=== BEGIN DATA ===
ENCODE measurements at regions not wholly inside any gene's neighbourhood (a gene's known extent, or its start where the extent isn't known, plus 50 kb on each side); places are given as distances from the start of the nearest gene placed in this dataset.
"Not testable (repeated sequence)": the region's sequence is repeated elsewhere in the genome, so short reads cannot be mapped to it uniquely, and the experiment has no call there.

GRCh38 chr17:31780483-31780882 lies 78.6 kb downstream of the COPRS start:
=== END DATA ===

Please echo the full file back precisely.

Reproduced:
ENCODE measurements at regions not wholly inside any gene's neighbourhood (a gene's known extent, or its start where the extent isn't known, plus 50 kb on each side); places are given as distances from the start of the nearest gene placed in this dataset.
"Not testable (repeated sequence)": the region's sequence is repeated elsewhere in the genome, so short reads cannot be mapped to it uniquely, and the experiment has no call there.

GRCh38 chr17:31780483-31780882 lies 78.6 kb downstream of the COPRS start: